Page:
My own personal reason for setting a novel there were twofold. When I wrote it in 2006, no one else was playing with the period in fantasy. I also found the intimate nature of Miss Austen's novels very appealing and wondered why there weren't any fantasy novels that focused on the story of just one family without an Epic Quest.

AW: Do you have a Shades of Milk and Honey book tour scheduled?

MRK: I do. The list of dates is in the sidebar on my website. I'll be in NC, NYC, SF, Atlanta, and Portland. People can RSVP to events via my author page on Goodreads.

AW: So you're concentrating on the coasts, then. Are you living on both coasts now?

MRK: It feels that way! But no, we moved back to Portland, OR, in September of 2009. I'd like to visit other cities. My publicist and I are talking about a train tour through the south and southwest.

AW: Do you use first readers or critique groups?

MRK: Yes, I use both. They serve different functions for me. Critique groups focus on writer ticks while first readers give me more information about the reader experience. I also will sometimes post rough drafts in a password protected area of my website and invite comment there. I find that very valuable because I get a greater cross-section of feedback.

AW: I read somewhere on your Web site a mention of Iceland. Did you liver there for a while?

MRK: I was a puppeteer on a show called Lazytown, which was filmed in Iceland. I lived there for part of 2004 and all of 2006. That's actually where I wrote Shades of Milk and Honey.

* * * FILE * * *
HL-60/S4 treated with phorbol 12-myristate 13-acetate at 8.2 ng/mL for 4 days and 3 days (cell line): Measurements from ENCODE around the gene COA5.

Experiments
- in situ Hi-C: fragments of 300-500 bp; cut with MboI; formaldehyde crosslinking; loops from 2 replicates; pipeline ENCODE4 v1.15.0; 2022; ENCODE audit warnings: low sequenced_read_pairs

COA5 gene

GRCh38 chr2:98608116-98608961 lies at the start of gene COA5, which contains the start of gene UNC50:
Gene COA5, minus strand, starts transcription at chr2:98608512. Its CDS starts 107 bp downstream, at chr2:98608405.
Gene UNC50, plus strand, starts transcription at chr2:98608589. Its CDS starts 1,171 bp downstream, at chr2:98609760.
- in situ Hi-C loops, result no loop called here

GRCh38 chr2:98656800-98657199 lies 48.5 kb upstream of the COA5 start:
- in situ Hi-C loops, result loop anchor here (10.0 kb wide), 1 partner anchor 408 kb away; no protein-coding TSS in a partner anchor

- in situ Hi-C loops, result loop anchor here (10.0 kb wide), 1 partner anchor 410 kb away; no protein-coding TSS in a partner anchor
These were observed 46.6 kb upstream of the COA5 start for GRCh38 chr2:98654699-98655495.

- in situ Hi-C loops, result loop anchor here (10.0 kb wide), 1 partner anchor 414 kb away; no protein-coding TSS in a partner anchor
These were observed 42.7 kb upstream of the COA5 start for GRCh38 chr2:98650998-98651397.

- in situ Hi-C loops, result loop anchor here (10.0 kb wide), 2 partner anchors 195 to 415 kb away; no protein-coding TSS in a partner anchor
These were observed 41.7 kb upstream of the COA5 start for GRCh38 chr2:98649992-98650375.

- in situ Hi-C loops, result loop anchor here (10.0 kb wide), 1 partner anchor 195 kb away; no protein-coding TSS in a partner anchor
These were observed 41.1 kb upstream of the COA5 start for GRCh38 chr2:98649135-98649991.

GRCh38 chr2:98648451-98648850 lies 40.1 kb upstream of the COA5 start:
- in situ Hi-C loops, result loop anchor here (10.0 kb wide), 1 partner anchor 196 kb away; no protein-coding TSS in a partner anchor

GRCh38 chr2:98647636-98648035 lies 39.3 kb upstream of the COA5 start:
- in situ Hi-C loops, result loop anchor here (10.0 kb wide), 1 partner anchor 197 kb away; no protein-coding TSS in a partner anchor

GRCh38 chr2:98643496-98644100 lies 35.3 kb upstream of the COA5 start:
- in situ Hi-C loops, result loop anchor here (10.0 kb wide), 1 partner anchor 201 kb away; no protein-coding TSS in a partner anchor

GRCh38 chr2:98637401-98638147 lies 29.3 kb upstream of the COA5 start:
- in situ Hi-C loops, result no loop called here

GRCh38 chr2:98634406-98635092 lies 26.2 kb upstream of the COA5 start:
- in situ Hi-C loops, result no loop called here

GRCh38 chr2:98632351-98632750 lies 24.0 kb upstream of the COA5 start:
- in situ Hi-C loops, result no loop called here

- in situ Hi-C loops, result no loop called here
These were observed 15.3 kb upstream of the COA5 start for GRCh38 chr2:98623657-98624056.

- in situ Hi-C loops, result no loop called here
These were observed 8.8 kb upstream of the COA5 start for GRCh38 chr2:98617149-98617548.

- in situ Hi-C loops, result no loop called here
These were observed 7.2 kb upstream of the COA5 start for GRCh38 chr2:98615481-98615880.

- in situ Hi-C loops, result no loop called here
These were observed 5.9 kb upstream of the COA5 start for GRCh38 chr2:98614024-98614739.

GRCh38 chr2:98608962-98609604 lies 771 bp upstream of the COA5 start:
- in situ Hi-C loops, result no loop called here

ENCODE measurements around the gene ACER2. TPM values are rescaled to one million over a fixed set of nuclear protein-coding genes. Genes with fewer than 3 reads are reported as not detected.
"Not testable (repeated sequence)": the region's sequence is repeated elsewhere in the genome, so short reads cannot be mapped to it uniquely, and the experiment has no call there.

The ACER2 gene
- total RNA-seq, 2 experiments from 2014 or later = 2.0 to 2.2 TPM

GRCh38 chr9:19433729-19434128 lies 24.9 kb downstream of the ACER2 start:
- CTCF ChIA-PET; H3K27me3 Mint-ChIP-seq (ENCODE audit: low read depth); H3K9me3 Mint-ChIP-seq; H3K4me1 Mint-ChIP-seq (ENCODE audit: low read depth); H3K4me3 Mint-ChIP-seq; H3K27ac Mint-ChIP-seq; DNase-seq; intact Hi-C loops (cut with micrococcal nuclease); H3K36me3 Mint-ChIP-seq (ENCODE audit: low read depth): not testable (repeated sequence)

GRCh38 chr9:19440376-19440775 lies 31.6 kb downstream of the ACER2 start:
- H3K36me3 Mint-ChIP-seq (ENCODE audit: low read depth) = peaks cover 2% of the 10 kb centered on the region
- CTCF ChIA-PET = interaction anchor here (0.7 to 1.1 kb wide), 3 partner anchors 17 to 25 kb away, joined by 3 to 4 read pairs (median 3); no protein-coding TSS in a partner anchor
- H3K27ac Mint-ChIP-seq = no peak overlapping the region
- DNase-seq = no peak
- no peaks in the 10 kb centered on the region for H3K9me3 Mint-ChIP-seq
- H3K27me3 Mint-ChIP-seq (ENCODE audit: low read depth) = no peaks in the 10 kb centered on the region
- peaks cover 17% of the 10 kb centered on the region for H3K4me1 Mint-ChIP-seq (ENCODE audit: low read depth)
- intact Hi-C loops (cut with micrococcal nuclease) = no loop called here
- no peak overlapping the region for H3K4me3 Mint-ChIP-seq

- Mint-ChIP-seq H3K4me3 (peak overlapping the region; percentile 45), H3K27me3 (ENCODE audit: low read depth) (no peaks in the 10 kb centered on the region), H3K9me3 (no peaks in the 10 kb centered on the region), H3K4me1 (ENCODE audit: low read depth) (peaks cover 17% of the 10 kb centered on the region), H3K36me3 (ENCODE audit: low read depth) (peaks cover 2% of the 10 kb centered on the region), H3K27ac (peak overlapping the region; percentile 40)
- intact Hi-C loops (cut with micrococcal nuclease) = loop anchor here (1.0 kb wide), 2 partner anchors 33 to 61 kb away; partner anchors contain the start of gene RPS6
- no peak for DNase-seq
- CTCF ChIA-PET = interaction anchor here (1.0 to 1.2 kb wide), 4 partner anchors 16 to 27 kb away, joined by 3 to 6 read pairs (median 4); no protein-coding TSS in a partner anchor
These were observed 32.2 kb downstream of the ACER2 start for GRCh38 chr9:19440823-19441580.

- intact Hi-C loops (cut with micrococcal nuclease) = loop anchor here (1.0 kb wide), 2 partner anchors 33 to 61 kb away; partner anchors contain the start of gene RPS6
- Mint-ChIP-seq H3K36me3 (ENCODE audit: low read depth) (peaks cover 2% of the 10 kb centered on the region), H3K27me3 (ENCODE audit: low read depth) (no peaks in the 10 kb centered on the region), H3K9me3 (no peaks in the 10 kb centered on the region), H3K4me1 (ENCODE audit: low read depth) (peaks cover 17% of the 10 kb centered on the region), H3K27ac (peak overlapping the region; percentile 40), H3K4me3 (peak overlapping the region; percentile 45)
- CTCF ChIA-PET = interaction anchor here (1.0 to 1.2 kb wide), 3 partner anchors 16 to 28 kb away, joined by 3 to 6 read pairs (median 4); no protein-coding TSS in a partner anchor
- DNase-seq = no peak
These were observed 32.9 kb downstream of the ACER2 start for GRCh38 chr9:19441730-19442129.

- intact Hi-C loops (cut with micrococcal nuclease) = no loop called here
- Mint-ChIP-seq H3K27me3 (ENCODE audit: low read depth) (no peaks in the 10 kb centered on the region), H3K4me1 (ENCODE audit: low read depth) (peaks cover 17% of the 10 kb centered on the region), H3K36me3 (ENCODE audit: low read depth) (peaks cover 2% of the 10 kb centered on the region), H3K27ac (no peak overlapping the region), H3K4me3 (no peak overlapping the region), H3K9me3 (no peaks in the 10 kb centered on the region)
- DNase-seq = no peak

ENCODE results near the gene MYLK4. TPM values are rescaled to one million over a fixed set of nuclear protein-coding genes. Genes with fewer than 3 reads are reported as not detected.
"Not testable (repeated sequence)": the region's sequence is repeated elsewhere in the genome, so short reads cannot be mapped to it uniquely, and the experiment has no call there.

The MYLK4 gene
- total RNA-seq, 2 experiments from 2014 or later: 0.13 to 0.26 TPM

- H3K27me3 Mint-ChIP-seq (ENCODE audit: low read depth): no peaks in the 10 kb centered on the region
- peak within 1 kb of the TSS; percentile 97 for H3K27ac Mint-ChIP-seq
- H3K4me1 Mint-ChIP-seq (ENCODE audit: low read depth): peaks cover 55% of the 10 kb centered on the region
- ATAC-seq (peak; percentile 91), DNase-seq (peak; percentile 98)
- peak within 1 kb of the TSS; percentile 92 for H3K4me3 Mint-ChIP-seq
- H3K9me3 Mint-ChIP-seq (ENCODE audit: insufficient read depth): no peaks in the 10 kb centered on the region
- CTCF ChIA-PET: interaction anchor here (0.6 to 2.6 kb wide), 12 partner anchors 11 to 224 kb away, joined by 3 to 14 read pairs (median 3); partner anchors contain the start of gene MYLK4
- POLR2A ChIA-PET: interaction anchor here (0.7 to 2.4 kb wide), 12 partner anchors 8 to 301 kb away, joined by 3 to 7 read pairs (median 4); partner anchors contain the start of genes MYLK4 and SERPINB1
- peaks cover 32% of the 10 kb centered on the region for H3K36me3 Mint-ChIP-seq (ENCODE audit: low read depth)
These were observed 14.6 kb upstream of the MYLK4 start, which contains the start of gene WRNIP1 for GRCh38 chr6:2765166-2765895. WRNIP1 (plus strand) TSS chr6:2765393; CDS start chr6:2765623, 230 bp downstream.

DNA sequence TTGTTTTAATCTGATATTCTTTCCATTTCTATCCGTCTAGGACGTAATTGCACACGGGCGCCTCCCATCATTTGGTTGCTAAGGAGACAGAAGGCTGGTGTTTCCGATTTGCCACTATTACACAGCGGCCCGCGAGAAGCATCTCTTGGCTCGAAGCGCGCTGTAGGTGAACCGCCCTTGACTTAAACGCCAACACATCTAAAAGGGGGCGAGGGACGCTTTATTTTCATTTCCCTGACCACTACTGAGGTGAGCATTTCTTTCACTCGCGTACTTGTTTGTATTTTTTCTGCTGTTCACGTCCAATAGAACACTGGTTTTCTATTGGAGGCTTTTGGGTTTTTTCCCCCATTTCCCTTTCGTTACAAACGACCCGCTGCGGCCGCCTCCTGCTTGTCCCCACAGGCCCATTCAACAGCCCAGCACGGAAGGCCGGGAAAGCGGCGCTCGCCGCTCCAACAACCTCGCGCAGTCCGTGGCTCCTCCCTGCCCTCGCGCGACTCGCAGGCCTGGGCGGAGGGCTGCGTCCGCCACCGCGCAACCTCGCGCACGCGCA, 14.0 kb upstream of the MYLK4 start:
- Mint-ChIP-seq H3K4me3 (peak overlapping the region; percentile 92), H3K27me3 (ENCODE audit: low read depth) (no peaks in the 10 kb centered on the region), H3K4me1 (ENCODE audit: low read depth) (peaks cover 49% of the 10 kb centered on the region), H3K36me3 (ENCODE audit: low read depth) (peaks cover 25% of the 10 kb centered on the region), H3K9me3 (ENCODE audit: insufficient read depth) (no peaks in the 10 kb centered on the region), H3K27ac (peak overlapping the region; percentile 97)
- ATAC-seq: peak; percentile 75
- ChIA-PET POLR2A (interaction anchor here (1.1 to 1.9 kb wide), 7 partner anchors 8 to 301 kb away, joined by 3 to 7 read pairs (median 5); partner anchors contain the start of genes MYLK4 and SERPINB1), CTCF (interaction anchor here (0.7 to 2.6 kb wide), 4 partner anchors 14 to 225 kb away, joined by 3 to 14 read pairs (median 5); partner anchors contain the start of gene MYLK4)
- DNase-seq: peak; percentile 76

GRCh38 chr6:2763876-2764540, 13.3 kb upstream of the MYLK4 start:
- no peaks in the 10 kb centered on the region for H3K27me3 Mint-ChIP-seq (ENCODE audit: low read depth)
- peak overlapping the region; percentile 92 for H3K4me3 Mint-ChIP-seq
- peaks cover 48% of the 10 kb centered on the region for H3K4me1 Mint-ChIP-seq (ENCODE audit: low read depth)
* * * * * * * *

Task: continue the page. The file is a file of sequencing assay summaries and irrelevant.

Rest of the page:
AW: What was living there like?

MRK: It is the most unearthly, beautiful place I have ever lived. I would move back there in a heartbeat if we could figure out how to afford it. Reykjavik has all the benefits of a European capital while being as accessible as a small town. It is clean and sophisticated and at the same time completely in touch with the land. As soon as you leave the city it's like stepping into a saga or Middle Earth.

AW: What about the language barrier?

MRK: Everyone in Iceland is multi-lingual. In school they learn Icelandic, English and a third language. I did make an attempt at learning Icelandic while there, but it's studio Icelandic. I could speak on the set and understand what was happening, but if you asked me to go buy oatmeal, I was sunk. It's an insanely difficult language.

AW: What are you writing (or rewriting) now?

MRK: I'm finishing a novella that will appear in the Cascadiopolis anthology from and also the revisions for Glamour in Glass, the sequel to Shades of Milk and Honey.

AW: Any ballpark pub date on the sequel?

MRK: I think Spring 2011, but nothing firmer than that.

vote it up!

1 comment:

David Scholes said...

Thank you. That was an interesting interview.

This is not a site I visit very often and perhaps I should.

If you get just a moment, maybe you could check out my new sci-fi novella: